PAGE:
After two major terrorist attacks in Pakistan and Yemen — along with a new U.S. push at insurgent strongholds along the Afghan border — U.S. intelligence is worried about a massive "October surprise" attack geared to sway the U.S. elections.
America's military and intelligence agencies intercepted a series of messages from al-Qaida's leadership last month that seemed designed to warn local cells to prepare for imminent attacks. One such operation may have been the attack that brought down a Marriott Hotel in Islamabad where the newly inaugurated president of Pakistan was scheduled to dine.
The attacks would likely be at American bases or allies abroad, since most experts think the group’s ability to penetrate the U.S. homeland has deteriorated since 9-11. Still, al-Qaida is aggressively recruiting both North African and European operatives who may have a greater ability to enter the United States and blend in before launching an attack, according to U.S. intelligence officials.
“We are not aware of any specific, credible al-Qaida plot to attack the U.S. homeland, but we do receive a steady stream of threat reporting from sources of varying creditability,” said Ted Gistaro, U.S. national intelligence officer (NIO) for transnational threats. “As the election nears, we expect to see an uptick in such threat reporting — of varying credibility — regarding possible attacks.“
Other intelligence experts agreed, adding that a pre-election attack would probably occur overseas.
“There is an expectation that al-Qaida will try to influence the November elections by attempting attacks globally," said Roger Cressey, a former Bush and Clinton White House counterterrorism official.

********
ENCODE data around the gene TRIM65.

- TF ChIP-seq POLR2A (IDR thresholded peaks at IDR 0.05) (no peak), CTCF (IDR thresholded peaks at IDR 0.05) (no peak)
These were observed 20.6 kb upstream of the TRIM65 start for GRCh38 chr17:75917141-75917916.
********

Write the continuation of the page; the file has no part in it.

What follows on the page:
An official familiar with the new intelligence told the The New York Sun that the intercepted messages amounted to “Be on notice. We may call upon you soon.” It was sent out through many channels, ranging from couriers to encrypted electronic communications to other means. There were no specifics as to where or when.
Though some might scoff at the quadrennial worry of the October surprise in U.S. elections, al-Qaida has attacked other nations on the eve of major elections. On March 11, 2004, the group carried out a series of bombings on Madrid commuter trains. Three days later, the party aligned with the Bush administration’s policy in Iraq was defeated.
But al-Qaida’s ultimate goal is to launch another major attack on the U.S. homeland — preferably with nuclear or biological weapons. Whether that hurts the Republican or Democrats seems beside the point, according to one expert.
Last year, Osama bin Laden labeled the entire American system a failure, Gistaro told a panel at the Washington Institute for Near East Policy in August. He called on Americans to convert to Islam, and not cast a vote one way or the other in elections.
“He [bin Laden] claimed that there is no difference between Democratic or Republican candidates winning presidential or congressional elections so long as ‘big corporations’ support candidates,” Gistaro said.
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